Achievable tolerances are influenced by the design of the injection mold and the number of cavities. Failure to achieve a stable, reproducibly cooled mold design can result in increased shrinkage and repeatability tolerances. Injection molding service molds are crucial to the manufacturing process and play a significant role in achieving high-quality products.

How can to Optimize Injection Molding Tolerances to Meet Specific Project Requirements?

Optimizing injection molding tolerances requires a strategic approach encompassing product design, material selection, tooling design, and process control.

During the Design Phase

To minimize issues such as warping, shrinking, and misalignment during molding, it is critical to adhere to the principles of Design for Manufacturing (DfM). This approach involves designing the product in a way that facilitates easy and cost-effective manufacturability. A good DfM strategy can help limit the occurrence of problems affecting the tighter tolerances and fillers.

Overall Size

The total dimensions of the product or its components can considerably affect the tolerances. Larger products are more prone to distortions like warping or shrinking, affecting the tolerances. Hence, considering the size during the design phase is crucial.

Wall Thickness

Uniform wall thickness can help achieve a stable shrink rate, reducing defects such as warping, sinking, and cracking. It also aids in maintaining the desired tolerances. Thus, the design should avoid thick walls and sharp internal corners, use ribs for strengthening walls, and use radii on inside corners to alleviate warping.

Draft Angles

Incorporating draft angles in the design can facilitate the easy removal of a part from the injection mold, reducing the likelihood of shrinkage and parts getting stuck during ejection. A draft angle of 10 to 20 is generally suitable for most parts, although the exact requirement can vary based on the design and material.


Bosses are used for fastening components during assembly. The design should ensure that the boss’s wall is not too thick, as it can lead to voids, sink marks, and increased cycle time. It’s also beneficial to core bosses, i.e., attach them to the nearest sidewall, to improve load distribution and material flow.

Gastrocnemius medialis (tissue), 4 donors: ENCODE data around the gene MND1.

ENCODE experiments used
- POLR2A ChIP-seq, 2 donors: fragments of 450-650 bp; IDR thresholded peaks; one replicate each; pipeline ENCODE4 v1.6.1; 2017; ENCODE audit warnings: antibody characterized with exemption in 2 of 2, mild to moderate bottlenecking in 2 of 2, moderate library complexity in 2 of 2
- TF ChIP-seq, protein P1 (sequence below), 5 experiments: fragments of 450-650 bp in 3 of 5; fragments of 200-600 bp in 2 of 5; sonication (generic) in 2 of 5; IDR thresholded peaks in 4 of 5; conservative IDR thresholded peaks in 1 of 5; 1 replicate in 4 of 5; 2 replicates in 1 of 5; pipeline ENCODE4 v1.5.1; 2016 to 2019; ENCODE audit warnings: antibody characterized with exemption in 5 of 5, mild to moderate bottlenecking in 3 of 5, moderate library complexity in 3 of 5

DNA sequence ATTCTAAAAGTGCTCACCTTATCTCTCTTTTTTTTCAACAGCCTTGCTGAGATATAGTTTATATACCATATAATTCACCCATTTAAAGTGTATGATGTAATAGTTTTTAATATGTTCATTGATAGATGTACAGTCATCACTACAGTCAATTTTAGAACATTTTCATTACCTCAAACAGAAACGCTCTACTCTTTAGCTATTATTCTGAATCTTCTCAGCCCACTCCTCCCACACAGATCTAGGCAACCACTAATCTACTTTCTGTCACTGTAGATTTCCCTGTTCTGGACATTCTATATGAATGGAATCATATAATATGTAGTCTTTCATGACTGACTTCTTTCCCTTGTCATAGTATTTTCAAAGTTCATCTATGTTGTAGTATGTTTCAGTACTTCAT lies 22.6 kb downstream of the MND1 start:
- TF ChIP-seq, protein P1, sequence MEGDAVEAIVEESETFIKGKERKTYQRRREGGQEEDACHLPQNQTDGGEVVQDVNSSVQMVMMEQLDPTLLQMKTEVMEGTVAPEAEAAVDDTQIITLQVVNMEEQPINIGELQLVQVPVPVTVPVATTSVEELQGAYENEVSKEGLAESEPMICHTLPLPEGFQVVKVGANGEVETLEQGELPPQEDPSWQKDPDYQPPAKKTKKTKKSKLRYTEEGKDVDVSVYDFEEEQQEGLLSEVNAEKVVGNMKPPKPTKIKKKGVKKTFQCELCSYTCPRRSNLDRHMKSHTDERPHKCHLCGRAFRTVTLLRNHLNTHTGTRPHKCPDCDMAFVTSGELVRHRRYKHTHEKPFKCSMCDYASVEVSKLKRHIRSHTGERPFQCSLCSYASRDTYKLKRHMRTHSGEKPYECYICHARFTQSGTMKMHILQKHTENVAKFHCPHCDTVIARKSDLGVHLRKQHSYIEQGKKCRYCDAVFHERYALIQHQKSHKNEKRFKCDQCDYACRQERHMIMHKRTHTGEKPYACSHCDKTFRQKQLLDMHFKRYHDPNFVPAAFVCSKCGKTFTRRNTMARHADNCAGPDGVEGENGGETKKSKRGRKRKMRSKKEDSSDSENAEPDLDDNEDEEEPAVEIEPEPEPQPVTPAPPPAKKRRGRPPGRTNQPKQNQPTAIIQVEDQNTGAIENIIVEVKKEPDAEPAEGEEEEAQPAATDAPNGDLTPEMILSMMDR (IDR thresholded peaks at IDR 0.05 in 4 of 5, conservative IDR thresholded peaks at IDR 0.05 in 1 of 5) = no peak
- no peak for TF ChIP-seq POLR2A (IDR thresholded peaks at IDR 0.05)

Select the Right Material

The choice of material is crucial in achieving the desired injection molding tolerances. The material should have a uniform shrinkage rate and be suitable for the part’s size and design. Different resins have different shrinkage rates, which should be factored into the material selection and mold design process.

Keep Mold Tools in Mind

The mold tool’s design is crucial in attaining the targeted tolerances. The tool should be oversized to account for material shrinkage and designed to ensure uniform cooling. Also, the location of the ejector pin and the gate should be carefully considered to avoid defects and ensure a smooth and even fill rate.

Execute Repeatable Process Controls

Process controls involve calibrating the variables that can affect part quality, such as temperature, pressure, and holding time. Embedding temperature and pressure sensors in the mold can provide real-time feedback and enable the execution of repeatable process controls.

What Are Some Measurement and Inspection Techniques Used to Verify Injection Molding Tolerances?

Various measurement and inspection techniques are used to verify injection molding tolerances. These include:

Visual Inspection: This is the simplest form of inspection, where the parts are visually examined for defects such as warping, sinking, and cracking.

Manual Measurement: This involves measuring the parts manually using tools such as calipers and micrometers. It is suitable for simple parts with few critical dimensions.

Automated Measurement: For complex parts with numerous critical dimensions, automated measurement systems like Coordinate Measuring Machines (CMMs) and Vision Systems are used. These systems can measure parts quickly and accurately, providing detailed reports on the part’s dimensions and tolerances.

First Article Inspection (FAI): This is a comprehensive inspection process performed on the first part produced in a production run. It involves measuring all the part’s dimensions and comparing them against the design specifications to ensure that the part meets the required tolerances.


Understanding and controlling injection molding tolerances is key to ensuring the quality, functionality, and fit of injection-molded parts. Factors such as shrinkage, warpage, thermal expansion, part design, part complexity, and tooling design can significantly impact these tolerances. By optimizing these factors through strategic design, material selection, and process control, it is possible to achieve the desired tolerances for any injection molding project.

Get Started With Seaskymedical

Injection molded parts often require precise dimensions to function correctly. Tight tolerances ensure that the parts fit together properly, perform their intended functions, and meet the required specifications.

Partnering with us at Seaskymedical may be the best decision you will ever make to manufacture high quality parts. With more than 10 years of experience, SeaskyMedical has accumulated expertise in precision mold manufacturing and precision injection molding. We specialize in producing medical-grade products that meet stringent quality and regulatory requirements, and we have extensive experience and knowledge in this regard.